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Sermon of the Rev. Dr Olav Fykse Tveit at Epiphany, 7 January 2019

Sermon of the Rev. Dr Olav Fykse Tveit, WCC general secretary at the Morning Prayer in the Ecumenical Centre, Epiphany, 7 January 2019

07 January 2019

Happy New year,
dear sisters and brothers -

Today many of us celebrate the feast of epiphany. Some in our fellowship, in the Orthodox family, celebrate Christmas. Later today I will attend the Christmas celebration of the Russian Orthodox Church here in Geneva. The story of the “magoi”, the astrologists, or the scientists of those days, or the “wise” as we often translate it, unites us all. Those unidentified worshipers of the newborn child, coming “from the East”, as the Gospel of Matthew tells us, are representatives of all of us and therefore have the potential to bring us to Jesus Christ, who is the one who can unite us all.

The story not only unites us in the sense that Christmas and Epiphany are so closely connected; we celebrate the same joy and mystery, as “the magoi” belong to what we can see everywhere as “the Nativity scene”. But the story, the strange story we must say, with all its images, and the imaginations we can have as we hear it, unites the family of those who worship Jesus in many ways. And actually, the story has a potential to unite far beyond the Christian family.

What the story brings forward is truly a unity in diversity. Through the ages, and in all cultures and continents there have been developed new colours, names, traditions and interpretations to the story. Here in Switzerland there are some specific traditions related to the cake to be eaten today. In Syria the traditional image is of twelve men. The text does not say how many they were, only mentions three different gifts they brought with them. In churches further East the traditions are many in how this is celebrated. In India at least one of them is seen as coming from their culture and land. In the church in the west the magoi were given names according to where they believed they came from, Arabia, Africa, Persia (Caspar, Melchior, Balthazar). There are many fascinating ways of in-culturation of this story. This history of interpretation belongs really to the openness of the Christian tradition. The story is open for that richness of diversity.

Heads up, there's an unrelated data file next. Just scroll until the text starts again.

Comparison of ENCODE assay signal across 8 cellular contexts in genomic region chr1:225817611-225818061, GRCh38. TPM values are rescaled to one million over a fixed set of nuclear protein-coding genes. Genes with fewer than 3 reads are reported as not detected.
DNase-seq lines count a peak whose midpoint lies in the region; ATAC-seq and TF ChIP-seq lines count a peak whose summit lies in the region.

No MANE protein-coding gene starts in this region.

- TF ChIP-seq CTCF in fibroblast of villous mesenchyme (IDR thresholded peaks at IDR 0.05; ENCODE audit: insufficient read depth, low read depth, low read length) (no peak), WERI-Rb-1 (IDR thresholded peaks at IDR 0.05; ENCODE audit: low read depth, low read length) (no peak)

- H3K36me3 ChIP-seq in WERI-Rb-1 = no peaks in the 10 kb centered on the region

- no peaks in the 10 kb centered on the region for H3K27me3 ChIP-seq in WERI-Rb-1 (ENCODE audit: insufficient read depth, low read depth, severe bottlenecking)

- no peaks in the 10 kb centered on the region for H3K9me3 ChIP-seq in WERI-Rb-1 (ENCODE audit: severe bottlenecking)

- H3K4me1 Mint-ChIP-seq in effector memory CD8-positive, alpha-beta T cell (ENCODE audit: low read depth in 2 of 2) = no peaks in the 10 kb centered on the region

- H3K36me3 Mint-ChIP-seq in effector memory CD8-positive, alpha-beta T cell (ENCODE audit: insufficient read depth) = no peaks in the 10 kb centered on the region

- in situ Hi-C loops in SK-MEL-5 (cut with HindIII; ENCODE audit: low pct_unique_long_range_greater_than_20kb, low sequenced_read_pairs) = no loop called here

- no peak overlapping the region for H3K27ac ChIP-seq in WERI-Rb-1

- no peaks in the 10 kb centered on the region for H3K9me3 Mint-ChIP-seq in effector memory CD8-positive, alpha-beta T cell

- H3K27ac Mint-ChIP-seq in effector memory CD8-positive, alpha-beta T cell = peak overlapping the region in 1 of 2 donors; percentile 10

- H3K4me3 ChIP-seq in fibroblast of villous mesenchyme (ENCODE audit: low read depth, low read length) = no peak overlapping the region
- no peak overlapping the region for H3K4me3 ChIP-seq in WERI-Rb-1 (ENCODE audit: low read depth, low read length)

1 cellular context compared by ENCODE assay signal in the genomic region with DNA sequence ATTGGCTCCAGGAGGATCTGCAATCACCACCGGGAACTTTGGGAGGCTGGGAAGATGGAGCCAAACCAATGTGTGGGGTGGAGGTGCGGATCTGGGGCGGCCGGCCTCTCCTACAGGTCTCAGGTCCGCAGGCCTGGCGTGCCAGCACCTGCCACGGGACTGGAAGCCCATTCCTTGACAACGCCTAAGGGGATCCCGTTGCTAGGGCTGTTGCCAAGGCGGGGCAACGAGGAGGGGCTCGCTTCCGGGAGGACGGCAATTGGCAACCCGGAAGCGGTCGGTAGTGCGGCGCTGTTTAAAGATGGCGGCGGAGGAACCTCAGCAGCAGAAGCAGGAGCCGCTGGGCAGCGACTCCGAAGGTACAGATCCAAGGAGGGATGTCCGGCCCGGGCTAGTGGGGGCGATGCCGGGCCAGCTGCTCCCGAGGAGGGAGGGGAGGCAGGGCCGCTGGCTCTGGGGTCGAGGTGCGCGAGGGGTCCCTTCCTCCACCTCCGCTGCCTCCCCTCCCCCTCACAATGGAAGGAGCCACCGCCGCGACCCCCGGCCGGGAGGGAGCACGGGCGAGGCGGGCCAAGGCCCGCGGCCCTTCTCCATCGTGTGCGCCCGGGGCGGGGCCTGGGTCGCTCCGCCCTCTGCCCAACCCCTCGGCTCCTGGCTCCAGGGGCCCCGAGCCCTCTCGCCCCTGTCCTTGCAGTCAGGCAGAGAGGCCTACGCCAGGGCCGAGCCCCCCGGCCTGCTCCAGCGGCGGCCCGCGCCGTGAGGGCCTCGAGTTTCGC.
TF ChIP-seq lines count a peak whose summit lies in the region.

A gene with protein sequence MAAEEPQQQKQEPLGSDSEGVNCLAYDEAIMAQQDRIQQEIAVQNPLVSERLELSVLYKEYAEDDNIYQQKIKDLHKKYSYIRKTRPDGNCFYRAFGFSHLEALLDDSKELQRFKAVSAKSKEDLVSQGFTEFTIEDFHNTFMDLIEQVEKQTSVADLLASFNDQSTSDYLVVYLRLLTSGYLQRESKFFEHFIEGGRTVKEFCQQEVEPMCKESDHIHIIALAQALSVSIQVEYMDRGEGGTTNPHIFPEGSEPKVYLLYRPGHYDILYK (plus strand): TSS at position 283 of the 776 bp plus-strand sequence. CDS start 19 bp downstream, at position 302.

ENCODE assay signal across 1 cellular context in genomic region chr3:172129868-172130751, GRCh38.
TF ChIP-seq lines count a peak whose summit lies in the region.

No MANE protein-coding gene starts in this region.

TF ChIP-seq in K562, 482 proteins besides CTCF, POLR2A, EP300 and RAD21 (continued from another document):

In this way the story and how it is interpreted and used is not only a sign of the unity of the Christian family, or the Christian church families or “confessional families” as we might call them here in this house. It is a story about the whole human family and a story for the whole human family. It happens in the context of a real, tangible, basic human family, at a certain time and in a certain place, with the experiences of the ordinary life of ordinary people, but brought into extraordinary pressure and dangerous circumstances – as many were then and are today.

I hear, or rather see, in my imagination,  in the story of the magoi who came to “worship him” (literally: to “fall down on their knees,  before him” – as it is described in the many images of this story) how the whole human family can be united in what really matters in this world: A reverence for the new life born, seen as one born as a coming leader of another culture and people than those who worship him. There is a reverence for how God came into the Jewish people, but with a clear sign that his kingdom is not of this world and for all people. It is not a text that should be used for any anti-Jewish propaganda, either, even if we know the tragic history of how the texts of the Gospels have been used that way to promote racism.

He is born by a woman who has accepted the call from God, supported by a man who also listened to the call from God to protect her and the child from disgrace, from marginalization, from threats and attacks. This is a reverence for the mystery of life, and an honour to the mystery of being human – and being human together in the close relationships we belong to – as we should be together – with all our differences and diversity. The story of Jesus born as a human as anybody else born in this world, is told as a story of being born into a vulnerable, not yet fully established family, but also in to “a house and lineage”, into a line of genealogy, into a people, in a geographical land area – but also received and honoured by representatives of the whole human family, representing all our wisdom, longing, faith, hope – and love. For sure, they could not be classified as Christians in the sense we use the word in our time. Well, not the parents of Jesus, could be so either. Still, they became the models of Christian faith and faithfulness, marked by true love.